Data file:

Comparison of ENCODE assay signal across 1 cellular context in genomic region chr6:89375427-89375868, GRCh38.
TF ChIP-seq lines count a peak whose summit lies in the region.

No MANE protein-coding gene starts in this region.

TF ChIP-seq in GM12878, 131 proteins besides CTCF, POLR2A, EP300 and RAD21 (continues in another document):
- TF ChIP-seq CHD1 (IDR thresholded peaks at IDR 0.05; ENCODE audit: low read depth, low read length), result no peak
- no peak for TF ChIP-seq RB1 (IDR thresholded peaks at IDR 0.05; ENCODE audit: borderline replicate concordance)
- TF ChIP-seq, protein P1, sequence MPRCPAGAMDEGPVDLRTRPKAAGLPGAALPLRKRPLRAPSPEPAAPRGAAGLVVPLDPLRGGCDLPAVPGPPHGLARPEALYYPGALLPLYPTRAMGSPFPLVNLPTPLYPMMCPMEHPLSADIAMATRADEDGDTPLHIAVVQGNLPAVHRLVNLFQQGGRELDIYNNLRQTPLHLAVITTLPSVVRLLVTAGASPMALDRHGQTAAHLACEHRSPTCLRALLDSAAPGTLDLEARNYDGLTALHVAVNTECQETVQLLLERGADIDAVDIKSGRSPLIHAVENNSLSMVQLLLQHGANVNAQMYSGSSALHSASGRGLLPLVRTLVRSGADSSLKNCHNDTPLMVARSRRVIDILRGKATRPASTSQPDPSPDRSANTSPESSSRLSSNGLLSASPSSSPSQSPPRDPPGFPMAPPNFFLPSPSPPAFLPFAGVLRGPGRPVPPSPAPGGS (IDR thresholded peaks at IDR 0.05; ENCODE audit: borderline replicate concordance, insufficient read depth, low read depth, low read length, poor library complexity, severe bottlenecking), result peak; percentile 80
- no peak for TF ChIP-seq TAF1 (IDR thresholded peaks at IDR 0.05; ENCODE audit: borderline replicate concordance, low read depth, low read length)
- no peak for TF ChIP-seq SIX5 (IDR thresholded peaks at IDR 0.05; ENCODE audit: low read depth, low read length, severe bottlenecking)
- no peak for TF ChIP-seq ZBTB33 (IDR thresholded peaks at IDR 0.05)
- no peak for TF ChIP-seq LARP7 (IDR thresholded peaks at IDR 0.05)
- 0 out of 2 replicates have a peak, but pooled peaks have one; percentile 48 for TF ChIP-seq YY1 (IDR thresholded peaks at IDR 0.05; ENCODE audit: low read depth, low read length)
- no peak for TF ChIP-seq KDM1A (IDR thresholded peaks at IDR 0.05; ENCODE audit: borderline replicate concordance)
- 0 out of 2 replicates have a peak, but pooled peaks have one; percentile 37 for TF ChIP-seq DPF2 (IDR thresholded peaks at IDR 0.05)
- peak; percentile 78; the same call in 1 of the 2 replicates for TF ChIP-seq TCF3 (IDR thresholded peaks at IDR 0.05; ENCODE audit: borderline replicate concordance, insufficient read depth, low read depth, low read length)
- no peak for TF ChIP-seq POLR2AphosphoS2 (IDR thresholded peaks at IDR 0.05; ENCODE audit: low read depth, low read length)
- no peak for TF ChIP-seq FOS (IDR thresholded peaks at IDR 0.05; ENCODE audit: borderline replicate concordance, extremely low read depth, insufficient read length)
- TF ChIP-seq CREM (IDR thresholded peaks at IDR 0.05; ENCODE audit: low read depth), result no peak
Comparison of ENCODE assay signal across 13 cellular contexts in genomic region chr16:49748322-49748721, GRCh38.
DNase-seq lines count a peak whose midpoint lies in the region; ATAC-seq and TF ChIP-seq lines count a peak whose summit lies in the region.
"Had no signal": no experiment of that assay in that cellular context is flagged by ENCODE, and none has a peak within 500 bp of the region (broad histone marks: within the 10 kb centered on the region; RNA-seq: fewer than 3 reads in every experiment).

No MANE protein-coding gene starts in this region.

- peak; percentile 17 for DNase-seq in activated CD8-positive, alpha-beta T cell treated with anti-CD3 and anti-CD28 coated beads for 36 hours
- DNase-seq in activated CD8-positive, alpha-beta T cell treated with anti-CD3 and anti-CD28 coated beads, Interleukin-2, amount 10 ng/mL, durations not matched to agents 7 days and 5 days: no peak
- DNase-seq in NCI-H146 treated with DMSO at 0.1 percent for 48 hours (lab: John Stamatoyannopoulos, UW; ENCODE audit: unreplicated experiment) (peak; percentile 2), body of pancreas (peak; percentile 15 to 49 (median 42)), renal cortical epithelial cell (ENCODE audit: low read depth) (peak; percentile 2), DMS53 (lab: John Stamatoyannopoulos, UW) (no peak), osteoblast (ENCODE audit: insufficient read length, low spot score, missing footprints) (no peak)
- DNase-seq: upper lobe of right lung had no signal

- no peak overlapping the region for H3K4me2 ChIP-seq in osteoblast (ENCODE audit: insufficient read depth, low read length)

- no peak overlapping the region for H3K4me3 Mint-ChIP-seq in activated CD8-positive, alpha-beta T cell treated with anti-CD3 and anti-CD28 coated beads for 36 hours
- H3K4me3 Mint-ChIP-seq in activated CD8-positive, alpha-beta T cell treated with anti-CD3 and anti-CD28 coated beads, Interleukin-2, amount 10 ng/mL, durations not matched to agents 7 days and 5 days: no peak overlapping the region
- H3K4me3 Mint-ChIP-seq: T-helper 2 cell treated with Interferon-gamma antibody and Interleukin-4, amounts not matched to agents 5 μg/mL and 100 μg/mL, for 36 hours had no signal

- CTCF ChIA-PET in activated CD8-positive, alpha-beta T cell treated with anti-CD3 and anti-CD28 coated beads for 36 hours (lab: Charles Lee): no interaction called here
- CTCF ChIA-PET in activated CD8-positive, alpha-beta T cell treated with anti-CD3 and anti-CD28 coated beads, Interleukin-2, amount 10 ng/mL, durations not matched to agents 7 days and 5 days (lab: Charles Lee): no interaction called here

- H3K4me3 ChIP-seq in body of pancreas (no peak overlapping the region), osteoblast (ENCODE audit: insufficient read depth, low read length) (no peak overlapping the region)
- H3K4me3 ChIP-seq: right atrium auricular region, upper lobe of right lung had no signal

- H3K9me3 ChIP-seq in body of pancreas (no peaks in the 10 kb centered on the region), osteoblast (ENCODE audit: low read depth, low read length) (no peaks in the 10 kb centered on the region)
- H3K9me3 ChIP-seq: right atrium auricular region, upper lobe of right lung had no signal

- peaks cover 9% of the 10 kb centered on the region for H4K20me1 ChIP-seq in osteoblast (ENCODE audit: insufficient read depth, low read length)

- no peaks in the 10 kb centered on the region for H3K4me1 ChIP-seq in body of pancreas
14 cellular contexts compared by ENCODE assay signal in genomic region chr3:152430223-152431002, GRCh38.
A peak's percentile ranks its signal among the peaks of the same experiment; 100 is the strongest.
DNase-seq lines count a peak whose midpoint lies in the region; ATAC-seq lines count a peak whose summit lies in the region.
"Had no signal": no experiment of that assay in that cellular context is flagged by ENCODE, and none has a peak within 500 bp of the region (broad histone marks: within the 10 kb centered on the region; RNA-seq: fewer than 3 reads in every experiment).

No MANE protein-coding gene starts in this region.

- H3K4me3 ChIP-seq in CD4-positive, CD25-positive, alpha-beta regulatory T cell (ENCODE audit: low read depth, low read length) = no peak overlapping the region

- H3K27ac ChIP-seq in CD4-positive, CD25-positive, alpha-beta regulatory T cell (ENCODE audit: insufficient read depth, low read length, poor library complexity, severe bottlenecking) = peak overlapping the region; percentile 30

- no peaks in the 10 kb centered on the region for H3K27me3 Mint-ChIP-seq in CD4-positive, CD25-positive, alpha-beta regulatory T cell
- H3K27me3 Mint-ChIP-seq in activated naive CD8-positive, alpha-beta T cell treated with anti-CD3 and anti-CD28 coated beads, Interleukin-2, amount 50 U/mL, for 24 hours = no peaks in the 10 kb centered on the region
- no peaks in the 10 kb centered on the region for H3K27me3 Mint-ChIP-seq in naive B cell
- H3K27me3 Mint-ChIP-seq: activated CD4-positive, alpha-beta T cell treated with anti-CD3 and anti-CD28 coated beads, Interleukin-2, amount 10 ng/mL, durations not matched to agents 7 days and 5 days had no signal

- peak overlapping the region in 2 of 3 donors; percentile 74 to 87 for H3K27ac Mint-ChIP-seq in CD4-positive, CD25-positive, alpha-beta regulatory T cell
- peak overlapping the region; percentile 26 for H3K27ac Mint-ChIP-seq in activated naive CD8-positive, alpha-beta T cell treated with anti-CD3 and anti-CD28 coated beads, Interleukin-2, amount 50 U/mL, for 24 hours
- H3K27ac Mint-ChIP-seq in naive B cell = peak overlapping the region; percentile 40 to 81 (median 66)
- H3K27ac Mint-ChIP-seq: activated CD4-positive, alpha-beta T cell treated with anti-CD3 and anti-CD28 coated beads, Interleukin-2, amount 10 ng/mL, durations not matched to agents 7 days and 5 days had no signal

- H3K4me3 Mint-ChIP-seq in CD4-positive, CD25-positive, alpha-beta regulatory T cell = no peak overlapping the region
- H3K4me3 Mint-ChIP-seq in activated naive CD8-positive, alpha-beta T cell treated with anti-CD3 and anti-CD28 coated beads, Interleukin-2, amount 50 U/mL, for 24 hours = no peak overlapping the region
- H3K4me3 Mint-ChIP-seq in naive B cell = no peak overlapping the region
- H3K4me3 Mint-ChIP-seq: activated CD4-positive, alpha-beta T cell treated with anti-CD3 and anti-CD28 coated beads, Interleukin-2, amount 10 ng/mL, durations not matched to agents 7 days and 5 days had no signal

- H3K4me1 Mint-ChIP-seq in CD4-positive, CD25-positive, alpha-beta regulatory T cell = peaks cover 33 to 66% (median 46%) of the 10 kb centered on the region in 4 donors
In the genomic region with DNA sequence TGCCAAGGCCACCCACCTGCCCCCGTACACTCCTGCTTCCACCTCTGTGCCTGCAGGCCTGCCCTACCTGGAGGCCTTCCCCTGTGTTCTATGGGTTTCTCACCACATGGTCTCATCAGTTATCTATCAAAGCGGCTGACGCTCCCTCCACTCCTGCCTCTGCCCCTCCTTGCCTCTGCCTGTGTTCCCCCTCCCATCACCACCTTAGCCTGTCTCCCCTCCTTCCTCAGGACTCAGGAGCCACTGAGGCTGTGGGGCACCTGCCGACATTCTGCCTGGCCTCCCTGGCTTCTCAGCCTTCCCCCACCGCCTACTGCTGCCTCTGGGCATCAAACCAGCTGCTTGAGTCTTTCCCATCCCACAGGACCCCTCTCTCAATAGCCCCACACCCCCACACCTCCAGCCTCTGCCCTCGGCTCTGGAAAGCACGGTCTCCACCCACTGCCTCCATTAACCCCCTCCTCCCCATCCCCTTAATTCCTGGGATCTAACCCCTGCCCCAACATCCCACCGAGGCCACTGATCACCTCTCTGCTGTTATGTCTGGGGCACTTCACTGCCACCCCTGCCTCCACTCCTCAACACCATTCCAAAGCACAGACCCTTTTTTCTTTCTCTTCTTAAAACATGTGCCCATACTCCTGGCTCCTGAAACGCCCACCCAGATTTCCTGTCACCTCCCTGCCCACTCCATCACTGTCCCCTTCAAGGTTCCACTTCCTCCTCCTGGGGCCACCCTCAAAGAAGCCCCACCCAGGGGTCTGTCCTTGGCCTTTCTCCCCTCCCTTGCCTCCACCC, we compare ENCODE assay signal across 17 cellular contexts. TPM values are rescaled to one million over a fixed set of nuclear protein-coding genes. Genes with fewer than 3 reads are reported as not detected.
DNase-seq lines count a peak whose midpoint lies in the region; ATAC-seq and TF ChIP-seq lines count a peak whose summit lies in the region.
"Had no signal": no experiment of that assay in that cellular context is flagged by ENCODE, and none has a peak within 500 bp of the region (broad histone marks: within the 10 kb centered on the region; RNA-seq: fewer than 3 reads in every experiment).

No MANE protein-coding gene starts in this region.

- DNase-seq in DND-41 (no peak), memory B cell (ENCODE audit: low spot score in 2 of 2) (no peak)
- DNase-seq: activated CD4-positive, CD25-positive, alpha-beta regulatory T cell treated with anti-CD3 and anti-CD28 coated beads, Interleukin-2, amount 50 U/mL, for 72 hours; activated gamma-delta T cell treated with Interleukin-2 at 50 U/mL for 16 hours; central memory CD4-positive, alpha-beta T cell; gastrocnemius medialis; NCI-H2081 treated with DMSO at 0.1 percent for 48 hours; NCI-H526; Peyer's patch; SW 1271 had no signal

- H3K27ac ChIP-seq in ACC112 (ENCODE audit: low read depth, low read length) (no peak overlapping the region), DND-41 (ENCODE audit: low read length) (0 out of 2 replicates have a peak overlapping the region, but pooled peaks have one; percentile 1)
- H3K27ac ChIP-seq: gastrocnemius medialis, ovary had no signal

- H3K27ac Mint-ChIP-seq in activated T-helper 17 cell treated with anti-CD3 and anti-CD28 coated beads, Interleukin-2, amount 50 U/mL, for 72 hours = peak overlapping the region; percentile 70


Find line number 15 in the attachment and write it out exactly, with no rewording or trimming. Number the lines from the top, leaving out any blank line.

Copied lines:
- peak; percentile 78; the same call in 1 of the 2 replicates for TF ChIP-seq TCF3 (IDR thresholded peaks at IDR 0.05; ENCODE audit: borderline replicate concordance, insufficient read depth, low read depth, low read length)